Conflict and Security

The United States and Turkey Agree to a Cease Fire in Syria

The United States and Turkey have agreed to a ceasefire in Syria after Turkey began an incursion into the region.

The United States withdrew its roughly 28 soldiers from the region, and then Turkey began its assault. Shortly thereafter, the United States threatened sanctions to Turkey for its violence against the area.

The United States then met with Turkey, and as a result, an immediate 120-hour ceasefire was announced, with a permanent ceasefire to follow.

Sen. Lindsey Graham (R-SC) said, “what Turkey did in Syria is unacceptable.” Graham introduced a bill to apply new sanctions on vital Turkish officials, banks, and military transactions.

Defense Secretary Esper was on Capitol Hill briefing senators on what’s happened in the 11 days since President Trump announced the withdrawal of U.S. troops from Syria.
After the briefing, Connecticut Sen. Richard Blumenthal (D-CT) expressed horror at the situation.

Blumenthal said, “deep disappointment in the abdication of leadership.”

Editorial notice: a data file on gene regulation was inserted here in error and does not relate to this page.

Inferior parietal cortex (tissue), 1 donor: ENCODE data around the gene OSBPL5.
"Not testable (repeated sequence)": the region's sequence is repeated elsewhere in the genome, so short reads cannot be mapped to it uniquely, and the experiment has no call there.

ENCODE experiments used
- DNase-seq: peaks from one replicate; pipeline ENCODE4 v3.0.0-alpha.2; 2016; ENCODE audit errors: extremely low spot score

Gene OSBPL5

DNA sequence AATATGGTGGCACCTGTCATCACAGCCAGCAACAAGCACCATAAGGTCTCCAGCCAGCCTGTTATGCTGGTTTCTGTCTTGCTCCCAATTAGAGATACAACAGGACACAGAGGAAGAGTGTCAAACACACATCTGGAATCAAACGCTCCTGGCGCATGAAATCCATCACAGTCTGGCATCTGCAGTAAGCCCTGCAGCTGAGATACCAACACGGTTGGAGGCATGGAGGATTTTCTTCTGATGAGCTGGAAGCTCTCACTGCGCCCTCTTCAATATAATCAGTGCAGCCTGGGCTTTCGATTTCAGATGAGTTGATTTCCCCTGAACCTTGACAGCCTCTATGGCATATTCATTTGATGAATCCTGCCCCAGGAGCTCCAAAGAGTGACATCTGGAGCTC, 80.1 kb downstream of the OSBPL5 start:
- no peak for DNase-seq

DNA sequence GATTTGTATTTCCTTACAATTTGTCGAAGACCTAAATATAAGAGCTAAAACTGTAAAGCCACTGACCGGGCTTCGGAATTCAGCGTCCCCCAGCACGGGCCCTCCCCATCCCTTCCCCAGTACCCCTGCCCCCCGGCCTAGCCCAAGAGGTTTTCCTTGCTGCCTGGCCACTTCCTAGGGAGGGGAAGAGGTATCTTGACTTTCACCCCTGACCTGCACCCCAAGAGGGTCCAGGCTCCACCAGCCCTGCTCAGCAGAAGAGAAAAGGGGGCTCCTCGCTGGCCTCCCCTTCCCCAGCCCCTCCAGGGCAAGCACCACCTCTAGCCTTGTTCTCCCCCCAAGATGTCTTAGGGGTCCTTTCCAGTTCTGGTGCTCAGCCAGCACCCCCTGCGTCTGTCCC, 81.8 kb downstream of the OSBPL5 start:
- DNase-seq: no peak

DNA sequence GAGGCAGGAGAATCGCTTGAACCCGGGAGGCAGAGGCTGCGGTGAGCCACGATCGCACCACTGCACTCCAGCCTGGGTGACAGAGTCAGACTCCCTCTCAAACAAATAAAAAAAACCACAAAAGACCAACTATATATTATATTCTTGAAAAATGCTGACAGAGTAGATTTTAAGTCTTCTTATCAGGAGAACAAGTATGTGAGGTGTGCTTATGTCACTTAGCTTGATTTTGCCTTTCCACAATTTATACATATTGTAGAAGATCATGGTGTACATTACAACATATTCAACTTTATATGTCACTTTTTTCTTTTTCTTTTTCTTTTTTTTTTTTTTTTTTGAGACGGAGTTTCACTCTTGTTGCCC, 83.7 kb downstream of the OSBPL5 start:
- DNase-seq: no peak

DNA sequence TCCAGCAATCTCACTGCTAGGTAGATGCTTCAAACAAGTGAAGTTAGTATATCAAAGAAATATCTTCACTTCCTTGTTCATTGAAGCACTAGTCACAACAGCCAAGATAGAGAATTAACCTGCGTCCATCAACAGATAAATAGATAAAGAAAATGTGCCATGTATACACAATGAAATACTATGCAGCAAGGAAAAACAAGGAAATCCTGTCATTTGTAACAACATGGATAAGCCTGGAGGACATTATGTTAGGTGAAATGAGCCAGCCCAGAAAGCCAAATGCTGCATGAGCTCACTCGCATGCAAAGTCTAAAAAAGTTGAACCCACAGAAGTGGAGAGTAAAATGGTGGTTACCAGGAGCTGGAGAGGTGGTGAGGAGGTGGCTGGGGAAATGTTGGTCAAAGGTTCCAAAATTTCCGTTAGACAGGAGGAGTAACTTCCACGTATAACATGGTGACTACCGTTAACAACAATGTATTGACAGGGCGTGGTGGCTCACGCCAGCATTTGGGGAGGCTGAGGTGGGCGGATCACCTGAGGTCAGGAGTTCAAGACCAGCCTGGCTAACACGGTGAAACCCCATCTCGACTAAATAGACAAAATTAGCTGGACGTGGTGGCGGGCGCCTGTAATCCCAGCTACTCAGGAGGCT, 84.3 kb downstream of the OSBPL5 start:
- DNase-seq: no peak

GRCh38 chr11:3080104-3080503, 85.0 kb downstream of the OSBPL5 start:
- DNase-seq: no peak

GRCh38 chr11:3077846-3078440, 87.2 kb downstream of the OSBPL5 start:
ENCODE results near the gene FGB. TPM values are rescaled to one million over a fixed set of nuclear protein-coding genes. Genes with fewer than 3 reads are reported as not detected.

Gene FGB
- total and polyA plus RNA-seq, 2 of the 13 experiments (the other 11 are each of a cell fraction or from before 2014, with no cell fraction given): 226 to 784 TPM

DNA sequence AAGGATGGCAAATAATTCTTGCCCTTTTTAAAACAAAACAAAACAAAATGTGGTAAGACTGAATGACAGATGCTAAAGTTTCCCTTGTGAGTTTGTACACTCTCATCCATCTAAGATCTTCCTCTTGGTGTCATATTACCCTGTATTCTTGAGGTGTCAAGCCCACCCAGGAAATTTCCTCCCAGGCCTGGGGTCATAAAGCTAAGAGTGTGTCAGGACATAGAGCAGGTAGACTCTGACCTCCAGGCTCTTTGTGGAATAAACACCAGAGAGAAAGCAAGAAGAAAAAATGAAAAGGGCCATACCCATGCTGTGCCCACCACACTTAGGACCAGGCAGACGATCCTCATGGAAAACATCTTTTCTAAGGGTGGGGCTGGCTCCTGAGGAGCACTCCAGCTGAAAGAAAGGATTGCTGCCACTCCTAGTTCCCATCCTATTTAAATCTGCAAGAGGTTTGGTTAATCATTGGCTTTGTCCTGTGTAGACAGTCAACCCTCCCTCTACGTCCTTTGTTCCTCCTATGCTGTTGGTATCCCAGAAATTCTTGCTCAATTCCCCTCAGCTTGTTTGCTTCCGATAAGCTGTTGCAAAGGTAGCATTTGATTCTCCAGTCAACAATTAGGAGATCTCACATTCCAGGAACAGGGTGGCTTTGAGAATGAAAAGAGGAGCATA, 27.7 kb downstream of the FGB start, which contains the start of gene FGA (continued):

Despite news of the ceasefire, Maryland Senator Chirs Van Hollen (D-MD), who introduced the bill with Graham, said he stands ready to move full steam ahead on their call for sanctions.

“We’re doing what we can to let the world know that we think America does have an important role and that we are not an unreliable partner, and we will not give up in the fight against ISIS.”

Yesterday, Vice President Mike Pence and Secretary of State Mike Pompeo held a joint news conference regarding the meeting with Turkey and announced a ceasefire.

After the announcement, President Donald Trump on Twitter praised the outcome and hailed the agreement as a ‘great day for civilization.’